Plotting a trip is a lot like planning ahead for life. First, you dream. You find inspiration–from friends, family, social media, or other vagabonds you meet along your journeys. Then, you research; you gather intel from sources online and offline about the best sights, sites, bites, and–hopefully–hidden gems. Armed with recommendations, you start booking flights, Airbnbs, side excursions, and restaurant reservations. Plan. Purchase. Then sit back, and wait. Countdown the days, criss-cross the calendar when they’ve passed, and make lists for what you’ll pack, how you’ll pack it, how you’ll later repack it because you can’t get the zipper to close…
Sounds similar to how we journey through life, doesn’t it? We dream–of collegiate athletic prowess; of entrepreneurial success; of a house, a yard, of 2.5 kids; of following our passions; of making a difference. We find inspiration in mentors and role models. We research the best career paths, the best school districts, the best return on our investments. Plan. Purchase. Then sit back, and wait. Countdown the days to a Christmas bonus. Criss-cross the calendar on the way to retirement.
In travel plans, and life, you know the moves you want to make. You build an itinerary. You anticipate. And you hope for the best. You hope that when the trip comes to life–and when your life comes to fruition–it resembles the vision you had in your head.
Reality is: you win some, you lose some.
These thoughts crossed my mind as week one in Japan rounded to week two. So far, we had visited the bustling cities of Tokyo and Kyoto, stopped for a side trek to Hiroshima, and then ferried over to the island of Miyajima. Keeping pace with the country’s reputation for precision and punctuality, our trip–and our plans–ran accordingly. Now, on our six hour train journey from Miyajima to Nagano, I had found some time to reflect.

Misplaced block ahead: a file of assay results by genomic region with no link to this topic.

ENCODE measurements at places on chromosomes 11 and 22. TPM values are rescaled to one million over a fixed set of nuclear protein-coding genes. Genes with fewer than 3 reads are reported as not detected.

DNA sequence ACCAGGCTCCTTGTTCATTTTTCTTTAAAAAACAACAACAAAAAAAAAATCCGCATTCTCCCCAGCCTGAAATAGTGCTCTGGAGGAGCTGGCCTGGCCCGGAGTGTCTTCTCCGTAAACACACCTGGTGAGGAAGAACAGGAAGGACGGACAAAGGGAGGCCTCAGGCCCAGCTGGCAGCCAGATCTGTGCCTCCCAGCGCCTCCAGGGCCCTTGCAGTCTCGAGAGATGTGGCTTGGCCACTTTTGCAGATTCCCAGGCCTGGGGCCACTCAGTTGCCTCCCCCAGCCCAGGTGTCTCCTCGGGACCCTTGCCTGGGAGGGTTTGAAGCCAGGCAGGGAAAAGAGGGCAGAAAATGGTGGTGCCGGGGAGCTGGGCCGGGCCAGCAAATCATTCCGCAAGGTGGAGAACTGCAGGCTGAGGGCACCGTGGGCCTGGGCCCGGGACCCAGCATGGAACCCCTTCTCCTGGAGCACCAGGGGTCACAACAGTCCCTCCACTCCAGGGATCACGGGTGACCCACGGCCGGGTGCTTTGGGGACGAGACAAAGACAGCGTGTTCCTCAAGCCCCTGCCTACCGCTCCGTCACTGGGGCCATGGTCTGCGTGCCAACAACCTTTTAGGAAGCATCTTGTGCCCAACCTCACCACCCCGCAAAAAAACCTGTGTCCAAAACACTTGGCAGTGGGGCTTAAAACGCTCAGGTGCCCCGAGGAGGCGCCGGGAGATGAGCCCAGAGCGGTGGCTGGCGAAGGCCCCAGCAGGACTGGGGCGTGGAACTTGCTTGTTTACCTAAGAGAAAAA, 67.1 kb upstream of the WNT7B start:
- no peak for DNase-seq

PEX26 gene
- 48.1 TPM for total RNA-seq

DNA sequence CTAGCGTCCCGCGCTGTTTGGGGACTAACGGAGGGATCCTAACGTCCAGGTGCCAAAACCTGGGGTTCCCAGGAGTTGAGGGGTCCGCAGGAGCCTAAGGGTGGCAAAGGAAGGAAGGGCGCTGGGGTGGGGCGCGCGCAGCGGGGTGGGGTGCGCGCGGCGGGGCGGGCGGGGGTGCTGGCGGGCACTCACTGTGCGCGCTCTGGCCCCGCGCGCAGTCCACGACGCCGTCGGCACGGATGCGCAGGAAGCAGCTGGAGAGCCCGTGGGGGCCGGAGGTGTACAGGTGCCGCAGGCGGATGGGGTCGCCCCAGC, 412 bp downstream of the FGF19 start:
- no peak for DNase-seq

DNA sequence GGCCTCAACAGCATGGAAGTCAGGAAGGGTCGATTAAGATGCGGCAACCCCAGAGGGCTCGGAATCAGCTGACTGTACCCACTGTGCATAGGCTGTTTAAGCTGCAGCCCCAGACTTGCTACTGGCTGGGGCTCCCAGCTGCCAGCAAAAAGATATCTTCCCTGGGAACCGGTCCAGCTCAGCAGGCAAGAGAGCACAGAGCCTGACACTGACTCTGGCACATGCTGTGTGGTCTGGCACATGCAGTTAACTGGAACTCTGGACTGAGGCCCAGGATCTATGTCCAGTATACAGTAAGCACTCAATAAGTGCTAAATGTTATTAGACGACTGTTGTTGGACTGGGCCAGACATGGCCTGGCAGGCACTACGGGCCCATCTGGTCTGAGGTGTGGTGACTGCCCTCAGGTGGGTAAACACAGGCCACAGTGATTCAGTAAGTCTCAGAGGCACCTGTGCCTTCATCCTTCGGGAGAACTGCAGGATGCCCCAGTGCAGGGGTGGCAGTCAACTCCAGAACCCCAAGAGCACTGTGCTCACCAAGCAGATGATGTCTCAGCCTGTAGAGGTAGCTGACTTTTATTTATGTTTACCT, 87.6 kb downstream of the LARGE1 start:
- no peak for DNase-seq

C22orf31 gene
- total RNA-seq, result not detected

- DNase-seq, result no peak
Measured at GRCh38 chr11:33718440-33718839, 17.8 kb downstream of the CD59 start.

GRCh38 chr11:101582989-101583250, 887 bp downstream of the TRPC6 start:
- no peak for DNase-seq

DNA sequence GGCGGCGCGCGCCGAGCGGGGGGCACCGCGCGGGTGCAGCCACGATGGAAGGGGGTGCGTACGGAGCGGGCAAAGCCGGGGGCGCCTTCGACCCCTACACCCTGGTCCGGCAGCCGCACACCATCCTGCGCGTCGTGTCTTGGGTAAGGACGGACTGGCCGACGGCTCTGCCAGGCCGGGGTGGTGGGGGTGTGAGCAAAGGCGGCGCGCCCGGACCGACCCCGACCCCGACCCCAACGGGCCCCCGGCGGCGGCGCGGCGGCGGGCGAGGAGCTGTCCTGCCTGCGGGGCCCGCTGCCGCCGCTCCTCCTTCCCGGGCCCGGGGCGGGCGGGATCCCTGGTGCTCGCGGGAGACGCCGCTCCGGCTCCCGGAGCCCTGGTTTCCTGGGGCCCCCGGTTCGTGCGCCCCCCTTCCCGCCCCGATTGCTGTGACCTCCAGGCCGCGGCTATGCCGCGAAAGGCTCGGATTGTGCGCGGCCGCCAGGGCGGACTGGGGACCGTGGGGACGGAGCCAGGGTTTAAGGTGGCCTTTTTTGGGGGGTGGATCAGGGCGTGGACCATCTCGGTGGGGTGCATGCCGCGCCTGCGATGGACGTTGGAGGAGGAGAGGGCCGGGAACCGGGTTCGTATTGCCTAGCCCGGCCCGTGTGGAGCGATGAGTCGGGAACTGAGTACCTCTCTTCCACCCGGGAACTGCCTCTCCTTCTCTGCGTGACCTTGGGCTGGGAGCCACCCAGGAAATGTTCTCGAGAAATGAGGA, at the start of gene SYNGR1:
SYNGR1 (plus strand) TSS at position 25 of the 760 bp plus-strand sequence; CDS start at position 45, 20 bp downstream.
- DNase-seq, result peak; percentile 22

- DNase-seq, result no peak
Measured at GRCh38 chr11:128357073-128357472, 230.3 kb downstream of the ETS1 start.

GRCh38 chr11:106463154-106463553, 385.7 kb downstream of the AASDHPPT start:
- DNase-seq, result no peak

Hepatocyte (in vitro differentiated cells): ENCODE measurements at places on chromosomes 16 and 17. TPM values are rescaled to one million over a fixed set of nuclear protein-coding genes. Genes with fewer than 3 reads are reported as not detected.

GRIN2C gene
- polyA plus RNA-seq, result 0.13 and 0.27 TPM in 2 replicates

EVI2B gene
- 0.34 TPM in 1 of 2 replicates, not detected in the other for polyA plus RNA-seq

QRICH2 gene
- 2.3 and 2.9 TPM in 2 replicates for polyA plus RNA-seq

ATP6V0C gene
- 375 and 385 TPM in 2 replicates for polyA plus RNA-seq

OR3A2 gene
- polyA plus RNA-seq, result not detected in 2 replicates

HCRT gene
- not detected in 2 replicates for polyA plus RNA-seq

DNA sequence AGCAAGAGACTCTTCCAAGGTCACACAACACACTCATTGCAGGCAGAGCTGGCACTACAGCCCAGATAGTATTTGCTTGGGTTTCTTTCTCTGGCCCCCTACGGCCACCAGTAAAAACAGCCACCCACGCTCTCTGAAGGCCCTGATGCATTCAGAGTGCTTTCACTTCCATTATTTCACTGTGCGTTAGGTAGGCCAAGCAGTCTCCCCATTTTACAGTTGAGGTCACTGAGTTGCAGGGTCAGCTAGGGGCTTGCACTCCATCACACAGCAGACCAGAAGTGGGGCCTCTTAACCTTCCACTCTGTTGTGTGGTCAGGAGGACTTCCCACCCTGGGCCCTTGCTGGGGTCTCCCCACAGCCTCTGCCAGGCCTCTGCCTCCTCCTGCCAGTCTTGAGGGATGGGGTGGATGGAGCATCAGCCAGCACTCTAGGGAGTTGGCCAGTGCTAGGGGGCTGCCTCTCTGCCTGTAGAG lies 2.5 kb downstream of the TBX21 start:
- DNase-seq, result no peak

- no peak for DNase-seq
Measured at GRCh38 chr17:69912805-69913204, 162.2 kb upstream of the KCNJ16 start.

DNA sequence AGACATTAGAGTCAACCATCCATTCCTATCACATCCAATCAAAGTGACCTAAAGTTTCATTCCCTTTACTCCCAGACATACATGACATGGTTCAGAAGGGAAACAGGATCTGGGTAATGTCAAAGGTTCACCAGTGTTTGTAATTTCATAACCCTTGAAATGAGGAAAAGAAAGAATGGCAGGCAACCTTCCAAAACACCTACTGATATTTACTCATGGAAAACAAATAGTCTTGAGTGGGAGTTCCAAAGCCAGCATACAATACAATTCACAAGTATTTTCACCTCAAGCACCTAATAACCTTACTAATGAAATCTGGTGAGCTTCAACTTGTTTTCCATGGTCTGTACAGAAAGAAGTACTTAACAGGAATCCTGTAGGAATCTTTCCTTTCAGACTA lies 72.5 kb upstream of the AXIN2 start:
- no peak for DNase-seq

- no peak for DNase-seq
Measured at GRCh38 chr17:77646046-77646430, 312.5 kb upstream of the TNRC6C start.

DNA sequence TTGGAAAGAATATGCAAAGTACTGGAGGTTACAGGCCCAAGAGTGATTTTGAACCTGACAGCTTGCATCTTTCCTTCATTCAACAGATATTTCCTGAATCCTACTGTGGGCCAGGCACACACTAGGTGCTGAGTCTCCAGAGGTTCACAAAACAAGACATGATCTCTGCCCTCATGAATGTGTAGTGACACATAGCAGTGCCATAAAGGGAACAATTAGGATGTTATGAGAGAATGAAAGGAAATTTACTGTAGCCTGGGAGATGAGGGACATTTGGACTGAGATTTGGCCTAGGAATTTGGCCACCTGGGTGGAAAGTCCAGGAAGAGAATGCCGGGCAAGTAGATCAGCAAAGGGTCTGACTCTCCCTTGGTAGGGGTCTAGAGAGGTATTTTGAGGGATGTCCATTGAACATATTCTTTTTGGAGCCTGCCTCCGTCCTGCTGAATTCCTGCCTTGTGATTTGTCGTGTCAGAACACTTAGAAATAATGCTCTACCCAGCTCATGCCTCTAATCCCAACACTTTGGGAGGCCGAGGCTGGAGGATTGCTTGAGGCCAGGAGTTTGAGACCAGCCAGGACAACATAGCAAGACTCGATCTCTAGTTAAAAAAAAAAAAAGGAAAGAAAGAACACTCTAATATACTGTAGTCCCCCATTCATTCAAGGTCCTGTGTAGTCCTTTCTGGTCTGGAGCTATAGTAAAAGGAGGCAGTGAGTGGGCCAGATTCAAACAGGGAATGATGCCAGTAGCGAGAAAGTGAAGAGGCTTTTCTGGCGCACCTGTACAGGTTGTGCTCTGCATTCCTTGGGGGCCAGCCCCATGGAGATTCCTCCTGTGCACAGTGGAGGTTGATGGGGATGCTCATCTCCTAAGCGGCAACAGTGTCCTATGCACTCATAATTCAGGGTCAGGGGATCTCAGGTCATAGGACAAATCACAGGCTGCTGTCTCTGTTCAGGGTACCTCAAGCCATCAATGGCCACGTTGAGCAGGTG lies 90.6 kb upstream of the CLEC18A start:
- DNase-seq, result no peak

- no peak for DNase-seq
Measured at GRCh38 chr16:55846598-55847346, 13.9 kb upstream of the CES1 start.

As I lapsed into a daydream, our train chased through tunnels–once in a while breaking into the sunlight, as if coming up for air before diving back down in the abyss.
During these mind-wanders, I deduced my perception of Japanese culture to three words:
Precision. Humility. Resiliency.
I also deduced that planning–both in travel and in life–could learn a few things from the Japanese way of life. Precision, we’ve talked about. We dream, research, plan, and purchase. But what about humility and resiliency? When plans go wrong, as they often do, do you light up with aggravation or rage? Or do you chuckle at your first world problem, reflect on what went wrong, and muster the courage to try a different approach?
Japanese people are humble, kind, and disciplined. They show their warmth towards foreigners through openness and patience, especially when you’re lost. *smirk* They’re resilient; a quiet force. Through tsunamis, earthquakes, and world wars… Surely you’ve heard the Japanese proverb: “Fall down seven times, get up eight”?
Precision, humility, and resiliency. Each a leg of a stool–one that would topple if you removed a piece of the equation.
And so as the train churned towards Nagano, I would bear in mind that for the remainder of my time in Japan, and as frequently as I could remember when I returned back to New York, that in travel and in life, the best laid plans can and will go awry. The difference between winning and losing lies in a humble approach towards failure–and a persistent resiliency to always try again.